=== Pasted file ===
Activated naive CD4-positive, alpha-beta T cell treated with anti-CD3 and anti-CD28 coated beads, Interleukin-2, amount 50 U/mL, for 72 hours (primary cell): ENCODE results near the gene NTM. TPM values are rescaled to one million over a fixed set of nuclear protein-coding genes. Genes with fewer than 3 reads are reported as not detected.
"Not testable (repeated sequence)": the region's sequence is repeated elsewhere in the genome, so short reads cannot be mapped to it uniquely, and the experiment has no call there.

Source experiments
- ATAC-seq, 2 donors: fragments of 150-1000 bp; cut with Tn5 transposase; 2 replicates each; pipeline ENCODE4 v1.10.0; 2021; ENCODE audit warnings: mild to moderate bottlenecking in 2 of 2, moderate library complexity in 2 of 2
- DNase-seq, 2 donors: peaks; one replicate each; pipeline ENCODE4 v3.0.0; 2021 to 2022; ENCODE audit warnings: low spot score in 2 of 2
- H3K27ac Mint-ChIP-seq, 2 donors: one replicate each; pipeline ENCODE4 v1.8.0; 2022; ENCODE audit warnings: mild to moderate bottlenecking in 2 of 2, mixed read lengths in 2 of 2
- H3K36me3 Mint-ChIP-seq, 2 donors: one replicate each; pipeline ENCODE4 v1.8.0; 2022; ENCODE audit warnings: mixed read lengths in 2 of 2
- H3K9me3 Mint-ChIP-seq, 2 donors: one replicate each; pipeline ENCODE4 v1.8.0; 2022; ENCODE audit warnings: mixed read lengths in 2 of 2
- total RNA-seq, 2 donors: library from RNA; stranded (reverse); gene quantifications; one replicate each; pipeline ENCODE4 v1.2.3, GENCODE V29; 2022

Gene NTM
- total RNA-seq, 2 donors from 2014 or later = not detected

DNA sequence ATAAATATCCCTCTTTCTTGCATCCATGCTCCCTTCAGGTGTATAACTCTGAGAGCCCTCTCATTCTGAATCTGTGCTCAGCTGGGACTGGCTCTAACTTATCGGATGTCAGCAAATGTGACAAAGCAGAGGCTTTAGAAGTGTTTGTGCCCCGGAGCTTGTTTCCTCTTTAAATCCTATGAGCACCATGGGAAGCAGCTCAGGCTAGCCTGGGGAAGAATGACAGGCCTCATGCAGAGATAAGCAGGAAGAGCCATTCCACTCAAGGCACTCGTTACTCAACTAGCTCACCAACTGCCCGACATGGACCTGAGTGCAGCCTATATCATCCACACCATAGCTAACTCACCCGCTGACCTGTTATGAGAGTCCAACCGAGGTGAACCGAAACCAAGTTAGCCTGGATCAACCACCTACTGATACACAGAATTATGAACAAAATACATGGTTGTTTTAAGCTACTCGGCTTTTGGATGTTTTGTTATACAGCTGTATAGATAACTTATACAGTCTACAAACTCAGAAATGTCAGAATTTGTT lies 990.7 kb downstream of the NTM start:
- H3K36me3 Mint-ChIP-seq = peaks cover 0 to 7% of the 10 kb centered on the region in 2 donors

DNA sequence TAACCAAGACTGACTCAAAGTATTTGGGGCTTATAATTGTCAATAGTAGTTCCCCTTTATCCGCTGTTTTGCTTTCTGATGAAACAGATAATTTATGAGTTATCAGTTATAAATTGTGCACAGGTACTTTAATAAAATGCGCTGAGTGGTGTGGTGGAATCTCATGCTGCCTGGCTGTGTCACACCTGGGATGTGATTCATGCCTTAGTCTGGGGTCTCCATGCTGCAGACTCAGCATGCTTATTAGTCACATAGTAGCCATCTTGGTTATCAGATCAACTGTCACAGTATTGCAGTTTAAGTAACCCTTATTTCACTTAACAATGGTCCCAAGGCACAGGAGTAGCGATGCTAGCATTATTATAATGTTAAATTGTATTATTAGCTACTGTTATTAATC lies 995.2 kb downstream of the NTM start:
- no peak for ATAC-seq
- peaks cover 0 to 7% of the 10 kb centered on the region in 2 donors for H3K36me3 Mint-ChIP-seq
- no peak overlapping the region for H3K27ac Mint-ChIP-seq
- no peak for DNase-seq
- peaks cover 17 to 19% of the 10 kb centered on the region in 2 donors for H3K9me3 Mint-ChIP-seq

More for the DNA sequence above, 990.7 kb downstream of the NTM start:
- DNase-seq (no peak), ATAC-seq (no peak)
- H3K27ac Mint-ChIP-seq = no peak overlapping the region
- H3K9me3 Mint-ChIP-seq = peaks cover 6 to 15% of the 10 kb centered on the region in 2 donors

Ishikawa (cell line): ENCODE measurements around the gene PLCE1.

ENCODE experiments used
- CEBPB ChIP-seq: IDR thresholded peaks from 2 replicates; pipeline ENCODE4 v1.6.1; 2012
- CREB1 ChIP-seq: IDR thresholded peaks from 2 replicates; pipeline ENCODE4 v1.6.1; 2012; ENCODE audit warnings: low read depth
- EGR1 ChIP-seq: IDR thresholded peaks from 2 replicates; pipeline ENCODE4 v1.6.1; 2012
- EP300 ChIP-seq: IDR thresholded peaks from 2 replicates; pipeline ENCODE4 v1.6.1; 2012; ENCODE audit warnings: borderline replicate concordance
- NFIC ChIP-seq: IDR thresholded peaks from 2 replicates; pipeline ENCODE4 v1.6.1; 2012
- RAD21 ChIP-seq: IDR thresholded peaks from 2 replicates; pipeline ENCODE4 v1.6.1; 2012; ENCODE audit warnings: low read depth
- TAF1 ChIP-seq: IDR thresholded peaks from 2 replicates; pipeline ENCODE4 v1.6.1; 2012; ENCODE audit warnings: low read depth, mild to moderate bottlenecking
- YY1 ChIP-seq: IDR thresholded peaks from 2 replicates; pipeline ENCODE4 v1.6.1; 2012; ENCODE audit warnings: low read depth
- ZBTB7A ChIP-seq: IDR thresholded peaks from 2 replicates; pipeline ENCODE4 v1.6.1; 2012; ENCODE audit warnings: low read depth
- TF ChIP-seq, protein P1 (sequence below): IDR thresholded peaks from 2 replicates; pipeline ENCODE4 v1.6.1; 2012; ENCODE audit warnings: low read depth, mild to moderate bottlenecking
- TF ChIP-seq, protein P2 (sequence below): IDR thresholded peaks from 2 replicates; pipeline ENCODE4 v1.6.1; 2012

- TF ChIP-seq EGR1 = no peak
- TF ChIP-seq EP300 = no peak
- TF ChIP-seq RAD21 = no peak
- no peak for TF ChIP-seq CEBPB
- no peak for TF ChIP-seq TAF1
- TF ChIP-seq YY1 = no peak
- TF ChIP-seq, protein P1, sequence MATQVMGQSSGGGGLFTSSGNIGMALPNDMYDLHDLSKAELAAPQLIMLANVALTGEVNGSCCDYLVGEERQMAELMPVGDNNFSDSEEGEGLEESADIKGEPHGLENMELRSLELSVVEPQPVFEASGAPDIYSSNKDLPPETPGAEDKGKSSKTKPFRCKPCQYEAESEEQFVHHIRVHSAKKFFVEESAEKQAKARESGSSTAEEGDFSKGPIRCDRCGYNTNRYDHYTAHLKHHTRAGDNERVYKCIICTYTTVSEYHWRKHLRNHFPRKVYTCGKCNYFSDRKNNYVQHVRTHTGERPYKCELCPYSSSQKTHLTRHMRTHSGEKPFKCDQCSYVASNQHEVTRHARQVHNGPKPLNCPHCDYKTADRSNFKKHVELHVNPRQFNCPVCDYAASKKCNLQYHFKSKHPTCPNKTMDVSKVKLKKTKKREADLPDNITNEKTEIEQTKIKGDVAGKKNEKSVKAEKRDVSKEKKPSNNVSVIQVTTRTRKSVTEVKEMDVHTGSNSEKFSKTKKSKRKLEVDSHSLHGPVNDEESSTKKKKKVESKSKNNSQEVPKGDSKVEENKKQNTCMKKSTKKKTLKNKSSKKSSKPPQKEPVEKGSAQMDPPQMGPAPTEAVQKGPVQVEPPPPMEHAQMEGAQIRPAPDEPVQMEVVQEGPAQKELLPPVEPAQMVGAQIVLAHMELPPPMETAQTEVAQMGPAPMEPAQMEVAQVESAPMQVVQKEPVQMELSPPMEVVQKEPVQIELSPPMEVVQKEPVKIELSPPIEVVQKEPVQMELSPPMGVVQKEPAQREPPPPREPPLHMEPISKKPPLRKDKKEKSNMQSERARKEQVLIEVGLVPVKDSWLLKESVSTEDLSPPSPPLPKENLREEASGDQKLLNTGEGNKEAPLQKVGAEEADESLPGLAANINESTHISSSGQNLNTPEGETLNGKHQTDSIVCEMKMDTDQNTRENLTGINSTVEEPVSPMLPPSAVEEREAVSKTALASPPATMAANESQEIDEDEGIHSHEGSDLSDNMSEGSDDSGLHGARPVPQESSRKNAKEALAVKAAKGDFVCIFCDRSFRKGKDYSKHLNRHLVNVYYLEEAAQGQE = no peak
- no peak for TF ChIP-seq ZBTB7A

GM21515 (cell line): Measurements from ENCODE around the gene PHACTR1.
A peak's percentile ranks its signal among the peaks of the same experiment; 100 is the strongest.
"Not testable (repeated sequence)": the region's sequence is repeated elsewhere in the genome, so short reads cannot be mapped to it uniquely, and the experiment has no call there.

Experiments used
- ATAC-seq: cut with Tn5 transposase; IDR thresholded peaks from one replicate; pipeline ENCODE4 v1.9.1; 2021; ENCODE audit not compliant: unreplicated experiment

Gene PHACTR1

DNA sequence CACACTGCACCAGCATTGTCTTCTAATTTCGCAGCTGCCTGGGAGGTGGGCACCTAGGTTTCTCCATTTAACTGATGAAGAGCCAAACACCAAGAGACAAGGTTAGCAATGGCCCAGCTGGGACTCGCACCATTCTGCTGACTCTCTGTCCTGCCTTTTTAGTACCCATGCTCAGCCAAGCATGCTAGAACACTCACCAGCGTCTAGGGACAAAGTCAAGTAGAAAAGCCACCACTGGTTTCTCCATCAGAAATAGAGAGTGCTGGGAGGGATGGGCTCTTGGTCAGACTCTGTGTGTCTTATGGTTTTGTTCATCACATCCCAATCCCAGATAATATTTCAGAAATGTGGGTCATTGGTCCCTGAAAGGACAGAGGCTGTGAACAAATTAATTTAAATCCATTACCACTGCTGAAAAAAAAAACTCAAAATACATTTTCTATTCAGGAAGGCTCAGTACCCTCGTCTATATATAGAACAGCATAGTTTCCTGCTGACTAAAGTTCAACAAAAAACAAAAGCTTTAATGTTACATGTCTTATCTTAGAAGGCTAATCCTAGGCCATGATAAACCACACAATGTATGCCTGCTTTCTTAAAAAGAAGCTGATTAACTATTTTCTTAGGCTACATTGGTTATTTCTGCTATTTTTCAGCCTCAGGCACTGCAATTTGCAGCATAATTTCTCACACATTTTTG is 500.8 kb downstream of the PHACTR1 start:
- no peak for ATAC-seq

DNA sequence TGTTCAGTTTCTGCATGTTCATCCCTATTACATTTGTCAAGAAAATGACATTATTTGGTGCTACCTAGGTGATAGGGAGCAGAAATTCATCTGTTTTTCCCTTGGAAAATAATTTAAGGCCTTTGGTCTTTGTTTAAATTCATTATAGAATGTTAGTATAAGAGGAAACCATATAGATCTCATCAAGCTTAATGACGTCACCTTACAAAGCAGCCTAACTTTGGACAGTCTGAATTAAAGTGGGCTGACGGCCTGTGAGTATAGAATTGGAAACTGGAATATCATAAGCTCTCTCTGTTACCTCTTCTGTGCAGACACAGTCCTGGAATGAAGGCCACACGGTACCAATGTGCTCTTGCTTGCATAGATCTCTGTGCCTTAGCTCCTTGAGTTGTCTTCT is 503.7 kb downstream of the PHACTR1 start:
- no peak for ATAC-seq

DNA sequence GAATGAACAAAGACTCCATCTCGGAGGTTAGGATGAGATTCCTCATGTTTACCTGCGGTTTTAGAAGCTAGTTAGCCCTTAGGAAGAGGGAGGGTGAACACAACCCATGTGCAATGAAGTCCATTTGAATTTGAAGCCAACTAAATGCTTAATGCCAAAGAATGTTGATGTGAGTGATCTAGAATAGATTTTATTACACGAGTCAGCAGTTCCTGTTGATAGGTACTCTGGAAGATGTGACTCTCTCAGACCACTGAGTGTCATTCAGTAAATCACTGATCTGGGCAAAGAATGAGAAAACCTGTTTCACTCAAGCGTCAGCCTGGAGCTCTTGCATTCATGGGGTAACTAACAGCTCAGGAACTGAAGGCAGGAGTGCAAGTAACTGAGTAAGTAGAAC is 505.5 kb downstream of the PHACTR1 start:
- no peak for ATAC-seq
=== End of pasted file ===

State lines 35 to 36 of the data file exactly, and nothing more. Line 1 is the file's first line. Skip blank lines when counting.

- TF ChIP-seq, protein P1 (sequence below): IDR thresholded peaks from 2 replicates; pipeline ENCODE4 v1.6.1; 2012; ENCODE audit warnings: low read depth, mild to moderate bottlenecking
- TF ChIP-seq, protein P2 (sequence below): IDR thresholded peaks from 2 replicates; pipeline ENCODE4 v1.6.1; 2012